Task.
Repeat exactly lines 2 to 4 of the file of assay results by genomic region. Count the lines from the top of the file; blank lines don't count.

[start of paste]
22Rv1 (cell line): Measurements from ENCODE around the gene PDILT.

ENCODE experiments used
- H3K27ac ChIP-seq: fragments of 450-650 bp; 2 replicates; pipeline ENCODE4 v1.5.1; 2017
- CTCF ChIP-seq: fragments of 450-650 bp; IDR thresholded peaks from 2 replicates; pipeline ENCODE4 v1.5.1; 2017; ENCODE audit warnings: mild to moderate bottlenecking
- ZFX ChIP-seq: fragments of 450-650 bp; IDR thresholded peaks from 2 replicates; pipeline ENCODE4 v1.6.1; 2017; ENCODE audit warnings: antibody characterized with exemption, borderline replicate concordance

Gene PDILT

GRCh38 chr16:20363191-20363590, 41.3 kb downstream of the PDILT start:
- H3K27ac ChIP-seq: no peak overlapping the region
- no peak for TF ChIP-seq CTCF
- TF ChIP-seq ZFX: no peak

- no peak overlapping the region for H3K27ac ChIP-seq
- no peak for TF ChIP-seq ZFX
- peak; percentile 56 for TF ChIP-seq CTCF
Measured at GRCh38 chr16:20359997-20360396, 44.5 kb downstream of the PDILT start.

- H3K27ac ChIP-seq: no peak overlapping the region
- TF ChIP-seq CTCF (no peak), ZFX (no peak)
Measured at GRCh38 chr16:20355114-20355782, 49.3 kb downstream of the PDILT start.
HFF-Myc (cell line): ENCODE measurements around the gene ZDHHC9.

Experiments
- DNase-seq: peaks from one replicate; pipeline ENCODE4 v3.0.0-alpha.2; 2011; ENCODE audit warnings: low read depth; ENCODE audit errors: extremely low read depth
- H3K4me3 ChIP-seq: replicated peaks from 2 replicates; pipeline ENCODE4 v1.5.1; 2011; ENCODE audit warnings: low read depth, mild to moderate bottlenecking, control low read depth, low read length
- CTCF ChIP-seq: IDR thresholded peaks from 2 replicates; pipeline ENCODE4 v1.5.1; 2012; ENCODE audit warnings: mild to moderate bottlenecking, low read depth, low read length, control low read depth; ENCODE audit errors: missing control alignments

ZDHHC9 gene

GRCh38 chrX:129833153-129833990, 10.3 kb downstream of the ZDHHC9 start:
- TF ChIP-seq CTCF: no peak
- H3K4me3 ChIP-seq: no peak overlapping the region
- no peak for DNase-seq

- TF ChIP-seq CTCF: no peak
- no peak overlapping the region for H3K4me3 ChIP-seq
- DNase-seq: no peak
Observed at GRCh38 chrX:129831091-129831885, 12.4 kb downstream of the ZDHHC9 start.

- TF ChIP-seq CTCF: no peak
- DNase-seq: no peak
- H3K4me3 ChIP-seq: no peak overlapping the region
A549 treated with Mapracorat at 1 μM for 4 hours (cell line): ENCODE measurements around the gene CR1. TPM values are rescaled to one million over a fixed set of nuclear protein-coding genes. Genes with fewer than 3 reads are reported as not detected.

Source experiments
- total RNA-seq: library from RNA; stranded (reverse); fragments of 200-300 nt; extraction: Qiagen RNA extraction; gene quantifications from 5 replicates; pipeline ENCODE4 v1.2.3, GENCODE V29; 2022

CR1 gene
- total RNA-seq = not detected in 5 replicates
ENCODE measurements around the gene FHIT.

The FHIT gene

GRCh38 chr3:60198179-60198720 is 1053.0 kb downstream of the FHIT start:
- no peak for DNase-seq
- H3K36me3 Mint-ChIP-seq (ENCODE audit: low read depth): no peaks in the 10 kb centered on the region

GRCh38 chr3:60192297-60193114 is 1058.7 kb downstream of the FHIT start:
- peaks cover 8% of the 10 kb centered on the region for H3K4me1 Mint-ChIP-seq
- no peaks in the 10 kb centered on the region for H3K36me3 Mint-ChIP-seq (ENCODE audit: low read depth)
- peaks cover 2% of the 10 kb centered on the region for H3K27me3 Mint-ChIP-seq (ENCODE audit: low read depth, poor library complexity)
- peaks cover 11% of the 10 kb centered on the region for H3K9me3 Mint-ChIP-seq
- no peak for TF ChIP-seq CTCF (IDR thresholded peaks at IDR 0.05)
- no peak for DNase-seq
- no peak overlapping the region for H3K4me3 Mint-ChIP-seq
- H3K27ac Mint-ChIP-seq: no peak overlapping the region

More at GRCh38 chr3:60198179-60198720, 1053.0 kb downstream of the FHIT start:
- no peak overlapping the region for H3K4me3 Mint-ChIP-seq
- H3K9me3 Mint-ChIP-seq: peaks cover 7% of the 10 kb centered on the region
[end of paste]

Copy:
ENCODE experiments used
- H3K27ac ChIP-seq: fragments of 450-650 bp; 2 replicates; pipeline ENCODE4 v1.5.1; 2017
- CTCF ChIP-seq: fragments of 450-650 bp; IDR thresholded peaks from 2 replicates; pipeline ENCODE4 v1.5.1; 2017; ENCODE audit warnings: mild to moderate bottlenecking